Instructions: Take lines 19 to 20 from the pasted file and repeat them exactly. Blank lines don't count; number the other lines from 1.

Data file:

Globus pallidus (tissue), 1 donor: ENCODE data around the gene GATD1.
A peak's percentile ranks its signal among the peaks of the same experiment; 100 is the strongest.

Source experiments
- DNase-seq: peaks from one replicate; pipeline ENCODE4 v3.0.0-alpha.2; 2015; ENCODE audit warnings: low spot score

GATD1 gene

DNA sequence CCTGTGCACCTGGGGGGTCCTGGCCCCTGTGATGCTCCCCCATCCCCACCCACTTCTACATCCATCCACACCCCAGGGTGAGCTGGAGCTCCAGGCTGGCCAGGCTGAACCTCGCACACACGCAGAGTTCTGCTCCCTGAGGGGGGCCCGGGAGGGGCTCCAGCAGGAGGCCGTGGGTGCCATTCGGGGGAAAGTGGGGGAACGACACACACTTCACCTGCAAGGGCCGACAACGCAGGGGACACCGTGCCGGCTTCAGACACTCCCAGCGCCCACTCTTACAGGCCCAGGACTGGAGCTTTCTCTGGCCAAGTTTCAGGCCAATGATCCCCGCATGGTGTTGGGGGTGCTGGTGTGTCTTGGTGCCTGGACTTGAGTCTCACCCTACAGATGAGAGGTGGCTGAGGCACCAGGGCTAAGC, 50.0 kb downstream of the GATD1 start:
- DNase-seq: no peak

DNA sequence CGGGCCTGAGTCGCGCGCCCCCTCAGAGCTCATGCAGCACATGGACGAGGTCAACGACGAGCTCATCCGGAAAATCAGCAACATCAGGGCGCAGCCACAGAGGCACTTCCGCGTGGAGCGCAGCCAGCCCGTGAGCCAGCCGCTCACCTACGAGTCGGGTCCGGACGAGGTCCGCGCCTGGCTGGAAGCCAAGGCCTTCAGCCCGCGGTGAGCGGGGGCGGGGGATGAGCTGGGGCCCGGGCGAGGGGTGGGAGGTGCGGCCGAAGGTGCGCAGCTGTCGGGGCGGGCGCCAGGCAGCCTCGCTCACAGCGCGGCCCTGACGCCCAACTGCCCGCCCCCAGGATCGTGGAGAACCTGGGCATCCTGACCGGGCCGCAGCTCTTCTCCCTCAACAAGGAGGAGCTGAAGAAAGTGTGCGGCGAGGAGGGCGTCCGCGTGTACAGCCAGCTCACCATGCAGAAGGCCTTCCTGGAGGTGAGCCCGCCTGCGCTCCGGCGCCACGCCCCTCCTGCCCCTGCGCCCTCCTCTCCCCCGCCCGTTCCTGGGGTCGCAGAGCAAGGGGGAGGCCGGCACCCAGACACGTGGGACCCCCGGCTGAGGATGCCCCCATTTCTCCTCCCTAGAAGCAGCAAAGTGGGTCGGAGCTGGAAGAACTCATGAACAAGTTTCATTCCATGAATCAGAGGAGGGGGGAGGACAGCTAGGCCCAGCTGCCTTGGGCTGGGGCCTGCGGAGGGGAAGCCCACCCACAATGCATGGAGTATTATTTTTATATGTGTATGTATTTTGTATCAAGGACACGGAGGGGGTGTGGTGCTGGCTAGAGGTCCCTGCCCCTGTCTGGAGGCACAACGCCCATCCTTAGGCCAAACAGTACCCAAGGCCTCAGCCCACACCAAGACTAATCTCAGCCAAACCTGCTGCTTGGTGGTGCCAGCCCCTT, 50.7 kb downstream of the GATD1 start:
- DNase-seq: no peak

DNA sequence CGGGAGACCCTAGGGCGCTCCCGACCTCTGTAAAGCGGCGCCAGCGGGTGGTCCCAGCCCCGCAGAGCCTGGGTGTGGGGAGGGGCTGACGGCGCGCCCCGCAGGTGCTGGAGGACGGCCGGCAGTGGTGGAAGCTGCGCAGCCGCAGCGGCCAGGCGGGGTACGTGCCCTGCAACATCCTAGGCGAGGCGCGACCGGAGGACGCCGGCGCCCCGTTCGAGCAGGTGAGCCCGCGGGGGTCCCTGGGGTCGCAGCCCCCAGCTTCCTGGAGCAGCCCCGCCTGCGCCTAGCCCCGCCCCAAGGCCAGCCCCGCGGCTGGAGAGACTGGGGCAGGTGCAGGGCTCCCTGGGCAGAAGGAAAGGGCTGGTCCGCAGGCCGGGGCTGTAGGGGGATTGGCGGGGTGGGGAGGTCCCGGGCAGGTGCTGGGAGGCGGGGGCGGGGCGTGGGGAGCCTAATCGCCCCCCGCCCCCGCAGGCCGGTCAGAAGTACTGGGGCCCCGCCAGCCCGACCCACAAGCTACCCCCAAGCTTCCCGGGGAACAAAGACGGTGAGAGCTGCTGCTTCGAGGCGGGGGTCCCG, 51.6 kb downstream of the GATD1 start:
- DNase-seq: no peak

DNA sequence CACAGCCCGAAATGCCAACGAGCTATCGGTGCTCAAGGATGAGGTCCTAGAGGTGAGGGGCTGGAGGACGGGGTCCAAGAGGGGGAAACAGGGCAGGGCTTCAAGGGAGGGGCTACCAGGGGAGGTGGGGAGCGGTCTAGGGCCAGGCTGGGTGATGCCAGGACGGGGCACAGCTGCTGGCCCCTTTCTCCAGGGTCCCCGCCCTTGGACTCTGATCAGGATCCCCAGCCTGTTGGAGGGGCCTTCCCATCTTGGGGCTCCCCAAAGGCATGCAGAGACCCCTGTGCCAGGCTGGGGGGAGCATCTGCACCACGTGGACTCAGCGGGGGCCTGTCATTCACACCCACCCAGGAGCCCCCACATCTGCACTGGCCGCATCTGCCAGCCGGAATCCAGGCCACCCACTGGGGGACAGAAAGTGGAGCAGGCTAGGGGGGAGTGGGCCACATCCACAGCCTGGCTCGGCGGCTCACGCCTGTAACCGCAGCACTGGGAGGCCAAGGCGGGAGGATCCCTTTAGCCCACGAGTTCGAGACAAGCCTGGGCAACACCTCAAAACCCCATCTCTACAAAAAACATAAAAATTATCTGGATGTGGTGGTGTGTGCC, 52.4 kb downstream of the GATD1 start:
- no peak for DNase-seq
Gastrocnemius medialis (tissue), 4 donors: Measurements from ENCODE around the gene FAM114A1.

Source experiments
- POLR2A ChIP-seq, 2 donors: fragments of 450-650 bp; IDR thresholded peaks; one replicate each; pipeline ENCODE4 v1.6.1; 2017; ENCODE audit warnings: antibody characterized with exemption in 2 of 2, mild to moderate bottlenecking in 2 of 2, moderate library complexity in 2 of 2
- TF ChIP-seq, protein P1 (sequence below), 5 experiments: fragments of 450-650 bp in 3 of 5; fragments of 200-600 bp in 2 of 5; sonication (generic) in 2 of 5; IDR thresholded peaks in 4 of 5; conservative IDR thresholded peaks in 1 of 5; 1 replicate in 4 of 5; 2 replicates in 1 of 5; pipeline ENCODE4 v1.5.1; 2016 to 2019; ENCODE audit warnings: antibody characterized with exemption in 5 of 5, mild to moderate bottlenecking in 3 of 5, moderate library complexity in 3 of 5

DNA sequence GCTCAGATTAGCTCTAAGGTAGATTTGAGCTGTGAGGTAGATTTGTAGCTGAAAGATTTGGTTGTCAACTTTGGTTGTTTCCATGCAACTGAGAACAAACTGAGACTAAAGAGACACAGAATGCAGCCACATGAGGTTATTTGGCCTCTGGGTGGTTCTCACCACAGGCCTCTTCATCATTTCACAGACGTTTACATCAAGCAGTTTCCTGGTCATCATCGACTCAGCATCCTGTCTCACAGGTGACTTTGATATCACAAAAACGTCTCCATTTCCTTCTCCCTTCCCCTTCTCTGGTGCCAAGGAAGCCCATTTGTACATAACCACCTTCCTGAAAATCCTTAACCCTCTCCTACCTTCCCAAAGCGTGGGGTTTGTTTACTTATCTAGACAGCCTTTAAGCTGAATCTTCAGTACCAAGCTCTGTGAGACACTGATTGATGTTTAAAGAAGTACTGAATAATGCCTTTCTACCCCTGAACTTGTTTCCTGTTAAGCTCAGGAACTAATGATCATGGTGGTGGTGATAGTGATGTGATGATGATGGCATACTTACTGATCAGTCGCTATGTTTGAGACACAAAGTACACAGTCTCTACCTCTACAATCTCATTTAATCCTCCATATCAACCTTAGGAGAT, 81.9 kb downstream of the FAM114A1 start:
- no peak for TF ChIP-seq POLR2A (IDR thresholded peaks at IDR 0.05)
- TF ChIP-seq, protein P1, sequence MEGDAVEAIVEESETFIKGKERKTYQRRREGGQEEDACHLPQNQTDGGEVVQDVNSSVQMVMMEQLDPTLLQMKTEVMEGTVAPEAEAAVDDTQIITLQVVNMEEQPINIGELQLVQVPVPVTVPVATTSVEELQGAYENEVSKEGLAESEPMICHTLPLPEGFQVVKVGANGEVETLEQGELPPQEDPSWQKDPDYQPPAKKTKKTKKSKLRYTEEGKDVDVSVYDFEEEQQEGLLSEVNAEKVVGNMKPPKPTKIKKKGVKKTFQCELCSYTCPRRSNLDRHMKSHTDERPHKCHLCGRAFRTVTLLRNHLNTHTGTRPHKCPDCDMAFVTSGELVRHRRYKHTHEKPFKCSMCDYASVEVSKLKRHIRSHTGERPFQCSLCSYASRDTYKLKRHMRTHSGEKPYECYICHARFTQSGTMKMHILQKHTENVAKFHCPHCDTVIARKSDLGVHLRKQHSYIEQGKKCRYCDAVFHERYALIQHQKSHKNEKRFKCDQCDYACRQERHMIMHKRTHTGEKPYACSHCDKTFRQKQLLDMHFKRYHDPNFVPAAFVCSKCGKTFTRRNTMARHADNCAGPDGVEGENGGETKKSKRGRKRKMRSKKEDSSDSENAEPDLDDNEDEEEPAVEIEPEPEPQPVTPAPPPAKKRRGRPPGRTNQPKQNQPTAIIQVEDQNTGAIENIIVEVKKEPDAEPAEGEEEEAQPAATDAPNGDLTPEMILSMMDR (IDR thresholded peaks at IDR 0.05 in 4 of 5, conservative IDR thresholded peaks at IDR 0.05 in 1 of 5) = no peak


- no peak for TF ChIP-seq POLR2A (IDR thresholded peaks at IDR 0.05)
- TF ChIP-seq, protein P1, sequence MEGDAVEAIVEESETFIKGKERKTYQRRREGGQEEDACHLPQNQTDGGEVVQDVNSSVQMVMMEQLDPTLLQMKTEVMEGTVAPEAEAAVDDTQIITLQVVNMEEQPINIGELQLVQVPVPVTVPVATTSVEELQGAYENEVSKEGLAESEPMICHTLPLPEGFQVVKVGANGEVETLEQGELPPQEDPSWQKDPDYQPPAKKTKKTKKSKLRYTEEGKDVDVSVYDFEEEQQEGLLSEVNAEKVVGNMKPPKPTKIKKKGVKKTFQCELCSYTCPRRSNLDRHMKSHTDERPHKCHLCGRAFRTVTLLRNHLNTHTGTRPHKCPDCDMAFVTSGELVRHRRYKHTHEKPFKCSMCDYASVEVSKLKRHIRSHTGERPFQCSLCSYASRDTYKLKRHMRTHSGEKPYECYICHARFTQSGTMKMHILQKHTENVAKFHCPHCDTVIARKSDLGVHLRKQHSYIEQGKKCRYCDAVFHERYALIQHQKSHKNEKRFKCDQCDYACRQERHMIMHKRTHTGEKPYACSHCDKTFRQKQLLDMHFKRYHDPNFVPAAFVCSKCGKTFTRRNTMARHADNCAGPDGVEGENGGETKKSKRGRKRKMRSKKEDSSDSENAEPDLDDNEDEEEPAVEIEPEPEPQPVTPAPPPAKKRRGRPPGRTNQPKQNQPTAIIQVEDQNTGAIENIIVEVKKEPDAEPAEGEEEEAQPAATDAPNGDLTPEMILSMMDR (IDR thresholded peaks at IDR 0.05 in 4 of 5, conservative IDR thresholded peaks at IDR 0.05 in 1 of 5) = no peak